If you have been diagnosed with sleep apnea, the next move is to start a medical intervention, and if this involves constant positive airway pressure (CPAP), you can wonder how to find and pick the right CPAP masks. There are several choices open to you, but before you get confused, you can follow a few basic guidelines.
Choose A CPAP Mask Type That Suits Your Needs.
In general, CPAP is intended to provide a steady supply of air that protects the upper airway and holds it open, reducing apnea and snoring. This air may be provided through your nose, mouth, or both, and your choice may depend on your specific needs.
Many people wear a mask that delivers oxygen through their nose. Many nasal masks consist of a triangular gel or rubber cushion protecting the nose and resting from the bridge of the nose to just under the nose. Attached to this is a headgear, often made up of leather, Velcro, or plastic clips that hold the mask to your forehead.
There are several variants of masks, typically consisting of a mixture of creativity and advertisement. Often masks also have a patch that relieves the discomfort by inserting a few touchpoints to the face. Cushions or seals can be inserted to avoid signs of leaks on the face. Other masks are also made to float in an air-like cushion.
Also, there are other distinct alternatives available. Some consist of nasal pillows, which are usually synthetic inserts that sound like earbuds with a headset embedded in the nose. This is an ideal choice if you’re dealing with claustrophobia or don’t want a mask that leaves a scar on your forehead. They may not, though, be everyone’s preference of comfort.
Some other masks are wide enough to protect both the mouth and the nose, which may accommodate those that breathe via the mouth. This will keep the mouth from drying. Even masks conceal the whole face, including eyes. Other mask interfaces serve as a mouthpiece and can correct jaw placement when providing CPAP therapy.
Get Fitted With The Appropriate Size
Most people are equipped with a mask in the form of a sleep study, also referred to as a titration study. This study aims to introduce you to CPAP, to show some of the mask interface choices, to find the correct size, and to allow you to measure it while the pressure environment is calculated.
Workers who study sleep also have a favorite handful of masks that fit best on most people. Chances are they’re going to test this out on you first. Don’t be afraid to ask for more choices, and, most importantly, don’t be scared to ask for a different size. If in a sleep lab, a sleep clinic, or a long-term medical system supplier that provides the devices, they should be able to help you out.
Most masks come in a variety of sizes depending on the vendor. Plastic size templates may be available. Some masks can have intermediate sizes, such as “medium-small” and effective “wide” accommodations. Attempt to choose a mask that is broad enough to allow sufficient air distribution. Stop bulky masks that could be vulnerable to facial changes or excessive leaks.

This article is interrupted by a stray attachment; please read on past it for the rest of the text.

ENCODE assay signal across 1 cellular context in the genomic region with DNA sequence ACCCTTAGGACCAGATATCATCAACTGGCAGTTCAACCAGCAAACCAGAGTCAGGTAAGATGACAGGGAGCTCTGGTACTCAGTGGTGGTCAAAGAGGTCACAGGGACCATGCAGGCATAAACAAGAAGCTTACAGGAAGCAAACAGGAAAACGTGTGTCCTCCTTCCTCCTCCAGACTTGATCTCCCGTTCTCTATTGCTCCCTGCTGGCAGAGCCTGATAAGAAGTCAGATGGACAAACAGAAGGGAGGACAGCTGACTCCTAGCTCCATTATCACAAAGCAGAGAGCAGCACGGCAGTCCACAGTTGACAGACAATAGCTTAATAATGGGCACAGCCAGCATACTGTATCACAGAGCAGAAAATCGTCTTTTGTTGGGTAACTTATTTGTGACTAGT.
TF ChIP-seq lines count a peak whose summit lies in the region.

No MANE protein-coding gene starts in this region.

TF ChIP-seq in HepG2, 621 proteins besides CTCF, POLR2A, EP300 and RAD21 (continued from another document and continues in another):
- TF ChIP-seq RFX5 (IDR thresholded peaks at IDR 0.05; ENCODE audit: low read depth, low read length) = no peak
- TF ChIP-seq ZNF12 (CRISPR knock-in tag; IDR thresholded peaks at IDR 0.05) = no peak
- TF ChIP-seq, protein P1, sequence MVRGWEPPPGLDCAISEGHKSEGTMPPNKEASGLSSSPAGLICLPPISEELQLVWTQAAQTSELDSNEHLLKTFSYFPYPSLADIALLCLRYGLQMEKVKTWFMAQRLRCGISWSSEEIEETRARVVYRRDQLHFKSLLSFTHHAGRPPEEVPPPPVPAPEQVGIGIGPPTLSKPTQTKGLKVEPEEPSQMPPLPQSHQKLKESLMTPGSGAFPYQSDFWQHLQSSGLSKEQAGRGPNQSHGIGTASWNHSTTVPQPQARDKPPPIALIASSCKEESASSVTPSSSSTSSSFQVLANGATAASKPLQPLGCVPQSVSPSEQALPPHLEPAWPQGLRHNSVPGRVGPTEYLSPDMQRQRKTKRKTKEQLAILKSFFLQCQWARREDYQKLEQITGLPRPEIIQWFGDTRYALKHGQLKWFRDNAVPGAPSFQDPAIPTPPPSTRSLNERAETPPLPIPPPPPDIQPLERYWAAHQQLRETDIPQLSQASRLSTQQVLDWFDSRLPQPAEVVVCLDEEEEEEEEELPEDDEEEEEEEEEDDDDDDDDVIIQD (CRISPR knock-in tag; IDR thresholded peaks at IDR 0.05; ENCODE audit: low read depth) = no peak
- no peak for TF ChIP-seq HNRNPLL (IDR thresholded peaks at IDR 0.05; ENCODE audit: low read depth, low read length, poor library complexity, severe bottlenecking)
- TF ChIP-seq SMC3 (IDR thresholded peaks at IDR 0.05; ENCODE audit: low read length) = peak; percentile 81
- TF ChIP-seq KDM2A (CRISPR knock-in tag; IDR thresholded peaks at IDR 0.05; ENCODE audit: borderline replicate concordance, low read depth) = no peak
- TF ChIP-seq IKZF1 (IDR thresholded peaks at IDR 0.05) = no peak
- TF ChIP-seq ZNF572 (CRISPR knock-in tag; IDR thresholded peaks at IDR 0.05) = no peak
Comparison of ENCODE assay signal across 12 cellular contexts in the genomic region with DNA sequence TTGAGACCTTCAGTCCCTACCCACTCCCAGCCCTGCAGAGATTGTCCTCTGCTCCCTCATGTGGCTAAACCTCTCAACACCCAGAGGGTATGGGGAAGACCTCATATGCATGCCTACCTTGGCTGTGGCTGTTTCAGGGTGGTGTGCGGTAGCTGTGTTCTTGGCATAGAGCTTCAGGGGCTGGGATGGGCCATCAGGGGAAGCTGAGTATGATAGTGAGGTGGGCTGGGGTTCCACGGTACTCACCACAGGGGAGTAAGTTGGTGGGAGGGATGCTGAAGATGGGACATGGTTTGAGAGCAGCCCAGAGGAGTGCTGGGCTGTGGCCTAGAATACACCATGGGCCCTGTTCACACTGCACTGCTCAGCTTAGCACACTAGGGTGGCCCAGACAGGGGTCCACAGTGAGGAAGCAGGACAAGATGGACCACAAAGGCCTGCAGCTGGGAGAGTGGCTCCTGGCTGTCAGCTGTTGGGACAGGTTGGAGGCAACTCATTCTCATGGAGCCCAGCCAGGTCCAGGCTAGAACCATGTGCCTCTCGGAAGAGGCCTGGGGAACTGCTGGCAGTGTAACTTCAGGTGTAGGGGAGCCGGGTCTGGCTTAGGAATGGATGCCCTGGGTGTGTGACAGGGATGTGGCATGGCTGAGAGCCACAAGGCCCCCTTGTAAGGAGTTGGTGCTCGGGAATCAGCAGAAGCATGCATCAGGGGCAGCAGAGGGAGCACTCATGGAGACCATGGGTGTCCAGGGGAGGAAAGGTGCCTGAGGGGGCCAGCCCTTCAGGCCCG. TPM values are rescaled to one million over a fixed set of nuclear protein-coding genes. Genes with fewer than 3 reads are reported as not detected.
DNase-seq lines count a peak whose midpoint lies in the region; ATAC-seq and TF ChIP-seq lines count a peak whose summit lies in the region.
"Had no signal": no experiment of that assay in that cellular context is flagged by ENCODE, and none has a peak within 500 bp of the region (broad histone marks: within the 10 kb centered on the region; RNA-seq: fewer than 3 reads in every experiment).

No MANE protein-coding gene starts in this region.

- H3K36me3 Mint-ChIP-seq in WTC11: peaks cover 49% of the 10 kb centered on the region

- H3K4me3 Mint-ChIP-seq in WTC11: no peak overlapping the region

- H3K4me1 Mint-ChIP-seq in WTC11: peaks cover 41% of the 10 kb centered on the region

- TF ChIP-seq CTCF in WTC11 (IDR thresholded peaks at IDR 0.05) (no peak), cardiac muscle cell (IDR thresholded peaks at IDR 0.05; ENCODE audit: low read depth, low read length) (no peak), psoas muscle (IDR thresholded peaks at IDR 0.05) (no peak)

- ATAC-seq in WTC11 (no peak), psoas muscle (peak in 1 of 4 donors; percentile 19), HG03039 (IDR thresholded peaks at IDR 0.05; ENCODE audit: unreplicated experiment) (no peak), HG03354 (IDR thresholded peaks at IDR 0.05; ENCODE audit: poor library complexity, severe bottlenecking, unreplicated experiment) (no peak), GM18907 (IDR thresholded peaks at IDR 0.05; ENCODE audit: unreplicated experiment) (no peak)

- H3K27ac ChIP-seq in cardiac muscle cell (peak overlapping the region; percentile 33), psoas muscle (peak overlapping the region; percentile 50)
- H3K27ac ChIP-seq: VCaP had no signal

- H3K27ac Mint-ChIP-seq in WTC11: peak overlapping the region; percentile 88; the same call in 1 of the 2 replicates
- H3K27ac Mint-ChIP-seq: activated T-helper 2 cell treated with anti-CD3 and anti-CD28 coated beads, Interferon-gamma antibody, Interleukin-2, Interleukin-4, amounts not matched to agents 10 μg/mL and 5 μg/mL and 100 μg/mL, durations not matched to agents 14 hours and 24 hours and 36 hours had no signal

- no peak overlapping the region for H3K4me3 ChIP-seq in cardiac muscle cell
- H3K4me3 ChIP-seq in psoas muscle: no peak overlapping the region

Feel free to try it when it’s connected to a system that delivers your air pressure level. Pull the headgear on and get the full taste of it.
Try doing the best you can to mimic the real world until you take it home and remember that when you lay on your side, the thing can leak like a sieve, or when you tie it in place, the friction over the bridge of your nose is unbearable.
Use Accessories That Can Make Compliance Easier
Besides having a perfect style and fit, you may want to consider some of the other CPAP products that make treatment easier to withstand.
The headgear used to attach the CPAP mask to your head will have as many features as the mask interfaces. All of them are made of machine-washable cloth. Any of them may have Velcro to adjust the suit. Others may have plastic quick-release snaps that allow you to fit them properly once and then take them on and off quickly. This way, every time you use it, you don’t have to constantly change and readjust to find the right match.
If Things Are Not Working, Address Problems Early
If you get into trouble early or don’t see a profit, you’re less likely to continue to keep things up. So it’s crucial to fix problems early, otherwise, you might feel like giving up.
If your mask leaks too much, is of the wrong size, or if it leaves sores or bruises on your forehead, or if you have any of the many other issues associated with CPAP use, get assistance. You may need to speak to your equipment supplier or your sleeping specialist to get it right. Remember that you’re a loyal client, and they’re operating a company, so if they’re not able to help you out, find someone else.
Finally, keep the appliances safe by following the maintenance instructions and changing items as they wear. Most insurance companies will include the frequent repair of CPAP equipment, even masks, so check how much you will upgrade your equipment.
With these easy tips on selecting your CPAP kit and accessories, you’re guaranteed to have a much-improved CPAP therapy encounter. And note, you can still reach Best CPAP Cleaner for all of your CPAP needs or concerns about your device at (855) 275-8951 or [email protected].